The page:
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on 9 September 2015
Very interesting and disturbing. Seems that a fair proportion of commanders shouldn't ever have been given commands. Of course some were political appointees and got a lot of men killed and maimed for reasons of incompetence and personal pride. A good read nonetheless.
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on 12 May 2017
Lovely hardback. Got it for my partner and he loves it.
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on 11 June 2017
Blunders exposed
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on 12 August 2017
Nice book...Can't believe what am reading..
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on 27 December 2016
I rarely comment on books, but feel I must on this one. If I didn't know the author trained as a schoolmaster at a time when political cynicism and fuzzy-minded do goodery combined to wreck the British education system, I'd be compelled to conclude that he was a mere tabloid journalist. His smug condemnation of better men than himself, ignoring historical and practical context alike, is shameful to the last degree. He makes no claim to relevant experience either as a practical seaman or as a fighting commander, yet feels able to sneer at the efforts of seasoned professionals, doing (mostly) the best they could with what they had. Certainly, with hindsight, there were mistakes made, but this author is the wrong person to tell us about them. A disgracefully tawdry, shallow hatchet job.
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HALL OF FAMETOP 500 REVIEWERon 30 June 2012
Geoffrey Regan is described as "Britain's premier authority on military disasters" and, with the word "Blunders" in several of the titles of his previous books, he is certainly well qualified to provide an accurate account of those that are part of the world's naval history.

"The Brassey's Book of Naval Blunders" is a soft cover book measuring 9¾" x 7½" containing 182 pages of detailed information on various historic naval encounters from around the world. There is a good selection of supporting B&W photographs throughout. In an easy-to-read style of writing - and following a two-page introduction, the author commences with an account of the 18,000 mile journey of the Russian Fleet in 1905 and how two-thirds of that fleet were lost when they finally came up against the Japanese. Likening some of those involved to the Marx Brothers is an apt comparison and a good indication of what is to follow.

Part I of the book is then divided in chapters headed "Lunatic Admirals" - in which we are treated to no fewer than 16 excellent tales to fit that particular heading, "Tale of a Tub" - 10 instances of ship design ranging from a circular battleship to vessels that torpedoed themselves, "The Price of Admiralty" - where all the ultimate life-costing decisions are made by the governments and civil-servants-in-uniform of the day, "A Life on the Ocean Wave" - 6 tales of life aboard ship, "Above us the Waves" - various tales of submarine design left wanting (including the dreadful K-class) and "That Sinking Feeling" - recounting the loss of several well known vessels including the Mary Rose and HMS Vanguard.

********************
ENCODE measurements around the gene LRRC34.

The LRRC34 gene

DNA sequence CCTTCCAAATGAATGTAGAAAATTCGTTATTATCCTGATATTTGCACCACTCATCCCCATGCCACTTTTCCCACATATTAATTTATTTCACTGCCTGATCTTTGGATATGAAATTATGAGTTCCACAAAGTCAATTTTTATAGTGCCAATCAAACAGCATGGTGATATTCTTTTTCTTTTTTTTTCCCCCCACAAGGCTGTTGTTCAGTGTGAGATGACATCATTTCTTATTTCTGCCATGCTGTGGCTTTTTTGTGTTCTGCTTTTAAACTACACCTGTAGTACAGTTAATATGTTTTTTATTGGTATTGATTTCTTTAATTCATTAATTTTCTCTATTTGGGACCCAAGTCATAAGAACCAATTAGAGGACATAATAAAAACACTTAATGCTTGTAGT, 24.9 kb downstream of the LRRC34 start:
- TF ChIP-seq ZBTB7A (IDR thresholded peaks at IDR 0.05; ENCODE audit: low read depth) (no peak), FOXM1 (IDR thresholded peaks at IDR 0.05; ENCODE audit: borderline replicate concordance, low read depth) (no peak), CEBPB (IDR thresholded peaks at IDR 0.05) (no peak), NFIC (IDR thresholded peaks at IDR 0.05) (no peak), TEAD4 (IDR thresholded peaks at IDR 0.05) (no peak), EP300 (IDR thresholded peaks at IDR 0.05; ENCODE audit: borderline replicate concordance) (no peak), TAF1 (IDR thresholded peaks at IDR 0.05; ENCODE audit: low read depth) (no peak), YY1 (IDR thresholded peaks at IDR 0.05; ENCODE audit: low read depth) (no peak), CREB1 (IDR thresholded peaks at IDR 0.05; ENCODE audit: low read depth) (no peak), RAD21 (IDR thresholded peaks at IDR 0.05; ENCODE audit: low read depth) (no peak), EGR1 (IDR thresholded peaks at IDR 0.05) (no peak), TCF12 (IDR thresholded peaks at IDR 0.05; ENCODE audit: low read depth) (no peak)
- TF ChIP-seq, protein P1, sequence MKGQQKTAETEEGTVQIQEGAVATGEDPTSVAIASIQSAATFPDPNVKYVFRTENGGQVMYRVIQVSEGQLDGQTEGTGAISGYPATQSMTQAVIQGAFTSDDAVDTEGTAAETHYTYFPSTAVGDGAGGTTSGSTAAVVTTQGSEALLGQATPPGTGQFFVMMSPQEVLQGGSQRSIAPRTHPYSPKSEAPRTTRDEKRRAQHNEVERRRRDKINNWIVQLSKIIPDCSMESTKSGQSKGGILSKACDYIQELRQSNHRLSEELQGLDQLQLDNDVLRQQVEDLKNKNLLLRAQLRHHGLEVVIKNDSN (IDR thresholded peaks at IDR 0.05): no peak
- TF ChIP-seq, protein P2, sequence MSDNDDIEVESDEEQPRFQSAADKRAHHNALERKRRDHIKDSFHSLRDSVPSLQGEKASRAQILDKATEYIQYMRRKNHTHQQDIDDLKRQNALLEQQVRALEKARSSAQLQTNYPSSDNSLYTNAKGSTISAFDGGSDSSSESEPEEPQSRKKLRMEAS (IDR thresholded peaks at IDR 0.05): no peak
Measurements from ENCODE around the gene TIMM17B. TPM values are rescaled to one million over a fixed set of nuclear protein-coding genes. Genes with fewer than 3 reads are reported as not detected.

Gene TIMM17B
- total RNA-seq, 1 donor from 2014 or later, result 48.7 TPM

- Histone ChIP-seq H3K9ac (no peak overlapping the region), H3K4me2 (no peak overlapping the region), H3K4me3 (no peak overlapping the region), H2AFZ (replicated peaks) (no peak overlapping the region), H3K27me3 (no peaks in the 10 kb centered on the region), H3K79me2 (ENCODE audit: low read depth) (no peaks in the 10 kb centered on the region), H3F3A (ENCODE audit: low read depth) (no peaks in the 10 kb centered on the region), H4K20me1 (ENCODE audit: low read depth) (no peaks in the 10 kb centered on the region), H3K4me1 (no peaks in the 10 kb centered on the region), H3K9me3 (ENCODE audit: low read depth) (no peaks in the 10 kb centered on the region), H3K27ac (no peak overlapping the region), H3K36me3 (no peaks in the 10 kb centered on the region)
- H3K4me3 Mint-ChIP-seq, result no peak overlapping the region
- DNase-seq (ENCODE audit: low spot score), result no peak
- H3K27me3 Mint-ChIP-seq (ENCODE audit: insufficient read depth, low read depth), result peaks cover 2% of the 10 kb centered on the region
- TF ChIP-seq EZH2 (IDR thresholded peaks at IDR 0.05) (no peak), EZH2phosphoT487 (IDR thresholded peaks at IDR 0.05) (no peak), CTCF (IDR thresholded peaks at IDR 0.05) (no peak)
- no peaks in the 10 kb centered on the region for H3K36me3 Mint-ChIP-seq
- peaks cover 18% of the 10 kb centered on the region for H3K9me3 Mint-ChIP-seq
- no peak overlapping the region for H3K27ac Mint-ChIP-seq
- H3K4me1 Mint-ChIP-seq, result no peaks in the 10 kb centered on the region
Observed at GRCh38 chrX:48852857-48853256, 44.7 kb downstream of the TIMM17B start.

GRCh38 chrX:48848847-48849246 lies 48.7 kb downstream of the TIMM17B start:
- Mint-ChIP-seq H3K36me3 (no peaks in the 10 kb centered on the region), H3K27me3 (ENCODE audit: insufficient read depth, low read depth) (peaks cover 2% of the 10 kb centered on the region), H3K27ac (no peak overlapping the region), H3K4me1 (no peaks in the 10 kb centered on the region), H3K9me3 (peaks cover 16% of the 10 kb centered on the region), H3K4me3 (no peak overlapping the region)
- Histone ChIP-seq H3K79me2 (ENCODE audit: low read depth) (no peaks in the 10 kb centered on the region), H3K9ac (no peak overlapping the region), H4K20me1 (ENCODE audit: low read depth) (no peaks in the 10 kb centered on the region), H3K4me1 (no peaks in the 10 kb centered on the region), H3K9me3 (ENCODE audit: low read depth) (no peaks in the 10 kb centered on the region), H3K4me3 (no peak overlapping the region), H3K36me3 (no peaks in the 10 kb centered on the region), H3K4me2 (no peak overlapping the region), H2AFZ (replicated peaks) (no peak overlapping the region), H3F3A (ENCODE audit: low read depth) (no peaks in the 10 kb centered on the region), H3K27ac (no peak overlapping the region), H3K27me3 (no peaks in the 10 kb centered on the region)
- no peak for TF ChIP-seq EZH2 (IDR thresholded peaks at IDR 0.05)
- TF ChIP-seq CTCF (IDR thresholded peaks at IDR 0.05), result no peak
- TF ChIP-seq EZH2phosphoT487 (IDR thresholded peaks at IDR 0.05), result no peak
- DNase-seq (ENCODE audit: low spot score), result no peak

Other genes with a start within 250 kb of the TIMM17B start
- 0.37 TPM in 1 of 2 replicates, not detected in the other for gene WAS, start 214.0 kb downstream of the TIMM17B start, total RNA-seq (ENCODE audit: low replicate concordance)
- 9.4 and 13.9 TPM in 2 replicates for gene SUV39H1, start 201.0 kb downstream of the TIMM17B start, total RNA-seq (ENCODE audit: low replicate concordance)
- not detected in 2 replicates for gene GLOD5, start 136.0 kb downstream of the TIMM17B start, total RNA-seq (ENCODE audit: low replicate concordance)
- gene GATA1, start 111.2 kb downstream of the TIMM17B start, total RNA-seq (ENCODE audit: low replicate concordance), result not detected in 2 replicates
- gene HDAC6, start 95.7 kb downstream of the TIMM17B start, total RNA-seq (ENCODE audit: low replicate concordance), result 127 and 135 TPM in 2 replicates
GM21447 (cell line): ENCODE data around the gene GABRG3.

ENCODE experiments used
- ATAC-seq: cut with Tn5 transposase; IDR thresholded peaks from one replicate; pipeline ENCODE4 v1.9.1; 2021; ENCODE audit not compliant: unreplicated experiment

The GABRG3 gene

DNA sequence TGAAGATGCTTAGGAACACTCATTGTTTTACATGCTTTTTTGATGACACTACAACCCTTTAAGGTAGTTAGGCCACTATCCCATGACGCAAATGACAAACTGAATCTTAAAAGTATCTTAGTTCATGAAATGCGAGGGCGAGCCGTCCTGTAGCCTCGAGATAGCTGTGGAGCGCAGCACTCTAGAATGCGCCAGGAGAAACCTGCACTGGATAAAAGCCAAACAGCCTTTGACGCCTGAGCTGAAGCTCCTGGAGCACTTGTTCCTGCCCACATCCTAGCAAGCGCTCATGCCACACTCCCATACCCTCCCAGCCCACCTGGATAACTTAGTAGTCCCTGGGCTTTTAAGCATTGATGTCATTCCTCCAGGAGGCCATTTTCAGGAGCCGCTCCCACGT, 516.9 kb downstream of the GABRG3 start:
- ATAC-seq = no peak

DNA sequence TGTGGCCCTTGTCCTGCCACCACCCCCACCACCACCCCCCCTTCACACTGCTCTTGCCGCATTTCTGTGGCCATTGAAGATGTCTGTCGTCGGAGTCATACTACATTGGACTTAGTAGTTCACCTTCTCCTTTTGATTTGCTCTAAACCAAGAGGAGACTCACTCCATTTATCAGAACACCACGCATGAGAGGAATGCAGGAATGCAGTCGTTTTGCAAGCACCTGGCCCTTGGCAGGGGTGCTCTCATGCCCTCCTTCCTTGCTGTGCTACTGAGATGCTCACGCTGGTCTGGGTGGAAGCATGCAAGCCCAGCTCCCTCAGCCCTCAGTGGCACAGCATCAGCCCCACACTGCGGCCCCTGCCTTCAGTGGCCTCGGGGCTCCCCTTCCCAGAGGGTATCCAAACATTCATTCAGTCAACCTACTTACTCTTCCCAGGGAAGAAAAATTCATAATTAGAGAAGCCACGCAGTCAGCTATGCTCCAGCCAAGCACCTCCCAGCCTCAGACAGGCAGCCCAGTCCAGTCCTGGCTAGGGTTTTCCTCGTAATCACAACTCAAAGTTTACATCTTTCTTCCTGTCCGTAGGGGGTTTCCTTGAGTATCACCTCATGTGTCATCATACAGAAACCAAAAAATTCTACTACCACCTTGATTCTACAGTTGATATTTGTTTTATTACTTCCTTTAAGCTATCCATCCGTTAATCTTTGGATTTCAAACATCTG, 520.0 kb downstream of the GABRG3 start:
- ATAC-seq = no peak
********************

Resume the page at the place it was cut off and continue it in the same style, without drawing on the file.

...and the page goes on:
Part II is simply headed "Case Studies" and is exactly that, the case studies of 22 important naval battles ranging from Drepana in 250 BC to Leyte Gulf in 1944. Whilst I had not previously heard of Drepana - I never realised how Leyte Gulf was such a close-run thing.

Altogether, this is a fascinating book, an excellent read and the answer to an awful lot of questions about naval warfare in general, the outcome of several naval engagements in particular and the fate of certain specific ships..

NM
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on 6 April 2013
Learned a lot from this book and found it very enjoyable. Would recommend it to any history buff. More for adults than children
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on 15 February 2014
This is a very interesting and immersing account of the often poor leadership qualities that naval commanders and their political bosses exhibited.

It begs the question just how Britain ruled the waves, considering the many cock-ups that took place!

The annoying aspect is the large number of typographical errors which are scattered through the book. Considering the number of reprints this book has had, one would have expected the author to actually have read what he has written and taken the opportunity to remove them.

Despite this, the book should be a welcome addition to any history reader's bookshelf.
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on 7 December 2014
Bought as a Christmas present, very nice interesting book. A lot of good information and some very good pictures. Very pleased with this book well presented.
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on 18 January 2014
I bought this book as I have read Regan' Naval Blunders and I assumed as it was titled Great Naval Blunders it would be a sequel. Not so, it is exactly the same book just a different title.
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